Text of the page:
At first, all Mike Brown saw was a flash of orange. As he came closer, he noticed an axe, wooden and weather-beaten. Then there were some crampons. That flash of orange—it was a helmet, crushed and worn. Inside was a skull. It still had some hair on it.
Brown and his climbing companion, Kent Needham, leaned down. Brown knew from the appearance of the axe that whatever they were looking at was at least 20 years old.
It was a warm day in Mt Cook National Park. The peak of Aoraki loomed over them, with its 2000-metre face of bulging glacial ice. They were relatively new to climbing. For Brown, it had grown out of the love for tramping he had discovered during high school. As humans born into a certain age, he felt there was something within us—a primal instinct that was hard to satisfy in the modern world. Brown sought it in adventure.
The pair had set off early in the morning, trudging a slow path up the mountain. But early on, Brown told Needham that something didn’t seem right. Soon after, a piece of debris came whizzing down the slope, narrowly missing them.
“I’m not feeling it today,” Brown said to his climbing partner. He was sore and for some reason increasingly uneasy about continuing. So they turned around and started making their way back down the slope.
Then they saw it. That ice axe. Those crampons. That helmet. That skull.
They had stumbled upon two bodies, huddled together. From Brown’s limited knowledge of school geography he thought that the pair would not have died where they lay. Glaciers move quickly—always changing, progressing or retreating. Brown looked up to Aoraki. On the other side was the Caroline Face, the site of some of the most daring attempts to summit Mt Cook. Some had succeeded. But, in the years before its slopes and ridges had been conquered, there were failures, too.
Brown thought of the bodies that lay before him in the Hooker Glacier as morbid reminders of the consequences of screwing up.
He bent over and inspected the crushed helmet. Scratched into the plastic was a name: ‘Cousins’.
It was October 16, 1999. What Brown didn’t know was that he was looking at ghosts, lost in the mountain’s ice and rock for almost 40 years. When Alpine Search and Rescue finally recovered the bodies, they also found something else. It was an old German-made Braun camera, housed in a leather case. In it lay a roll of 35mm film, and preserved in its photographic negatives, a mystery that might finally be resolved: who were the first people to scale the Caroline Face, one of the hardest ascents in New Zealand mountaineering?
Drive into the heart of the Southern Alps as the stone-grey waters of Lake Pukaki run at your side. Drive into the shadows of the mountain range made dun by cloud and rain. Walk along those first tracks into the Hooker Glacier and past the site of the first Hermitage Hotel, plagued by fire and flood until it was shifted farther down the valley. Trudge along the sodden grass and past rock patched with green and orange moss until you arrive at the stone cairn.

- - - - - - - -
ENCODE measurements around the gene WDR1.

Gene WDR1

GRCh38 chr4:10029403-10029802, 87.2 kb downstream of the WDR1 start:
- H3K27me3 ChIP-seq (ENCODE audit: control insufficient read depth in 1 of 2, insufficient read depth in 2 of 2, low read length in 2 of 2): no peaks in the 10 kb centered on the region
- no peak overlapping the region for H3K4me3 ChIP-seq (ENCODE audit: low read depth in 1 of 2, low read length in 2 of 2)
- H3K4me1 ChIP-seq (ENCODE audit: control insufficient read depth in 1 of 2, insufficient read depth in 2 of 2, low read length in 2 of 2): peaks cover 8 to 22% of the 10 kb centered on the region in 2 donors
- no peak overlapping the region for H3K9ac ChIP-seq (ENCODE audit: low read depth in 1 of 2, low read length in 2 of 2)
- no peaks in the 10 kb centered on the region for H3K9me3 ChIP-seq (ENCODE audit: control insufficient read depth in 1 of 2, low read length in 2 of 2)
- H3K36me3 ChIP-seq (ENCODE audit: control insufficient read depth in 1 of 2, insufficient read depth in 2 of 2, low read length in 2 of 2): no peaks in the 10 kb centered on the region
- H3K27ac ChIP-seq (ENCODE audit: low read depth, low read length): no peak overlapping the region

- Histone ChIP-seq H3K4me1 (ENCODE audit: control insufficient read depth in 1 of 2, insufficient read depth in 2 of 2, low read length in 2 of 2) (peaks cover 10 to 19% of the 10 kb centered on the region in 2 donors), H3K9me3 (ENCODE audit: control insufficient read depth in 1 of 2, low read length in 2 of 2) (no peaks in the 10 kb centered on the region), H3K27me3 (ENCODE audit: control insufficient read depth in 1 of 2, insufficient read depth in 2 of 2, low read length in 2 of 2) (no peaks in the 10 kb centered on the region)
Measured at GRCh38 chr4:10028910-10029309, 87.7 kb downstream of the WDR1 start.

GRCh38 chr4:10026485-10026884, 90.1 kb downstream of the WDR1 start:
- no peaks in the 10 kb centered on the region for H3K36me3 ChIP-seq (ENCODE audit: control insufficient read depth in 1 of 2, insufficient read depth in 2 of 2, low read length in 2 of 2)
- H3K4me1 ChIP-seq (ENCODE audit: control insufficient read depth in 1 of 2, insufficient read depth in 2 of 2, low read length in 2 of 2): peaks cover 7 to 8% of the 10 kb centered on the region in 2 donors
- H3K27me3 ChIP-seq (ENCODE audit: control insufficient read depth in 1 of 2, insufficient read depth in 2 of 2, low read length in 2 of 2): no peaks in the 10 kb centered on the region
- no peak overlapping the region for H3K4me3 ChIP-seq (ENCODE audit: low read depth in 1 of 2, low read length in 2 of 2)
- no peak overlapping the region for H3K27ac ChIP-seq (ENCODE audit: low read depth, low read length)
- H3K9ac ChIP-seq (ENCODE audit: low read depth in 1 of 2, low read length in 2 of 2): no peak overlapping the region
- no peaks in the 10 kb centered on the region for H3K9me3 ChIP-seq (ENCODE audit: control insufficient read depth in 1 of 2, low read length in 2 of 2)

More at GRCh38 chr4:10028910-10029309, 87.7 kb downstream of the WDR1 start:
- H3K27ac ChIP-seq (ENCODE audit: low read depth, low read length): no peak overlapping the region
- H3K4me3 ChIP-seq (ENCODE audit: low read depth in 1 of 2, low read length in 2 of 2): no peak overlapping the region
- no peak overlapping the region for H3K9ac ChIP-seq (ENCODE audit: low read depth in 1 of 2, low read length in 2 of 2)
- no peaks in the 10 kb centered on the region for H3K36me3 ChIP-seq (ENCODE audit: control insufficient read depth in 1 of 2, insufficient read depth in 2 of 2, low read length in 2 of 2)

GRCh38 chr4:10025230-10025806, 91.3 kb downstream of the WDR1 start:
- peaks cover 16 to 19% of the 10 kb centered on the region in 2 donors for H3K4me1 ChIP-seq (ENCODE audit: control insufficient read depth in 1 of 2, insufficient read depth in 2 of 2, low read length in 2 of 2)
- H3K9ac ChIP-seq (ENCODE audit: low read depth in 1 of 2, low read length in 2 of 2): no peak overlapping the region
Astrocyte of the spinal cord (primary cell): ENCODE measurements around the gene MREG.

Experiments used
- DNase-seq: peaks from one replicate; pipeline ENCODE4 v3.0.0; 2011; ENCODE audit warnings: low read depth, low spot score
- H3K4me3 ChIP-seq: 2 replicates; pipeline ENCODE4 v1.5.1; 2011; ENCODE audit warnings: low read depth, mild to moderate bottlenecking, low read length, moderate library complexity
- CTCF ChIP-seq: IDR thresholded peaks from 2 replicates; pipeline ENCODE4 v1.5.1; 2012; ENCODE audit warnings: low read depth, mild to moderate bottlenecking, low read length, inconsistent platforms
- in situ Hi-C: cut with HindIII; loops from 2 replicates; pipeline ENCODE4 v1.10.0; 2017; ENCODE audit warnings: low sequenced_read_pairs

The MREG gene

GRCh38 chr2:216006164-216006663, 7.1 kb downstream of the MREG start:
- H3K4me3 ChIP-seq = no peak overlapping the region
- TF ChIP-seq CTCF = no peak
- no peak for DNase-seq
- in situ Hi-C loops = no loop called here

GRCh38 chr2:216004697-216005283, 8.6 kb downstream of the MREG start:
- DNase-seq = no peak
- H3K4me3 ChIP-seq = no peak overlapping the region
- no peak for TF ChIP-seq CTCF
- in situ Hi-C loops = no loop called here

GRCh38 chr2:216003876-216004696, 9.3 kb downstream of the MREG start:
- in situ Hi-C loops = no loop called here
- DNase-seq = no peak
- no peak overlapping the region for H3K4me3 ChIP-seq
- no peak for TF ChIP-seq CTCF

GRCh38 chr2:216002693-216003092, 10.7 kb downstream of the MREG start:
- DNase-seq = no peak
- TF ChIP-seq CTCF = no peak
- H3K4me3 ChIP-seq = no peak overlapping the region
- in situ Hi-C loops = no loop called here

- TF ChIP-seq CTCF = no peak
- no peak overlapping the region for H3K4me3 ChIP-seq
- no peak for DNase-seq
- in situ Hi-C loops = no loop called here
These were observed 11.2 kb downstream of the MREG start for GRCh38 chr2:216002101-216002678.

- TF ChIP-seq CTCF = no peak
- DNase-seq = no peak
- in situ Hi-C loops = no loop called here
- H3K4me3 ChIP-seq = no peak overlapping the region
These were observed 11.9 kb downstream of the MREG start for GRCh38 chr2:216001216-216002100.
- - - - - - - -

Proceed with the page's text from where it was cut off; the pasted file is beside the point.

On it are names etched in metal. There is Peter Brandford of Christchurch who, in 1961, was engulfed in an avalanche while descending from Pioneer Pass to Haast Hut.
“At peace in his loved mountains.”
There is Dennis Jackson, who was lost on Nun’s Veil in 1996.
“Cold the icy wind and snow, warm the memories that never die.”
Behind it is Aoraki. Once, in Māori mythology, the site of a great void which searched for creation. Then moisture, Te Maku, emerged and a cloud that grew from the dawn, Mahoranuiatea, followed. From their union came Raki, the heavens that breathed life into the darkness. The first child in this chain of creation was Aoraki—the Cloud in the Sky and the supreme mountain of Ngāi Tahu.
The mountain is a link between the supernatural and natural worlds. Those of the tribe who are buried in the mountain become part of it. Aoraki is, for them, the source of the power of life over death. It inspires fear and awe and respect.
In the local visitors’ centre there is a room where three leather-bound books sit on a wooden shelf, surrounded by tales of conquest and loss. There are paintings and diaries of the first men and women who came to this part of New Zealand seeking to ascend that cloud in the sky. They were the pioneering mountain climbers. If you asked them why they risked their lives to scale these slopes, they would answer simply and elegantly. Freda Du Faur, an Australian climber, whose words also grace a wall in that room, wrote: “From the moment my eyes rested on the snow-clad alps I worshipped their beauty and was filled with a passionate longing to touch those shining snows, to climb to their heights of silence and solitude, and feel myself one with the mighty forces around me.”
There are hundreds of names in those books. They are a memorial stretching back more than 100 years to the first people who were lost to the mountain and its surrounding park. George Napier was the very first. He was in his twenties when he came to Aoraki and went missing, presumed drowned, in the Hooker River region on December 29, 1907.
Since then, the list has grown. Scan the index of the memorials and you’ll find more than 230 victims. There are incidents from within the park—those who have succumbed to rockfalls, heart attacks, avalanches and hypothermia. Almost 80 perished while climbing Aoraki. Some have no answer, no cause of death—forever lost to the mountain. But there are others whose fate is revealed years later—as if Aoraki is offering those seekers of silence and solitude one last breath of voice in this world. They are the ones Aoraki offers back.
Walk around that cairn in the shadow of Aoraki. Look to the back. There are two other names among the plaques. They sit together in thick protruding capital letters. There is no cause of death.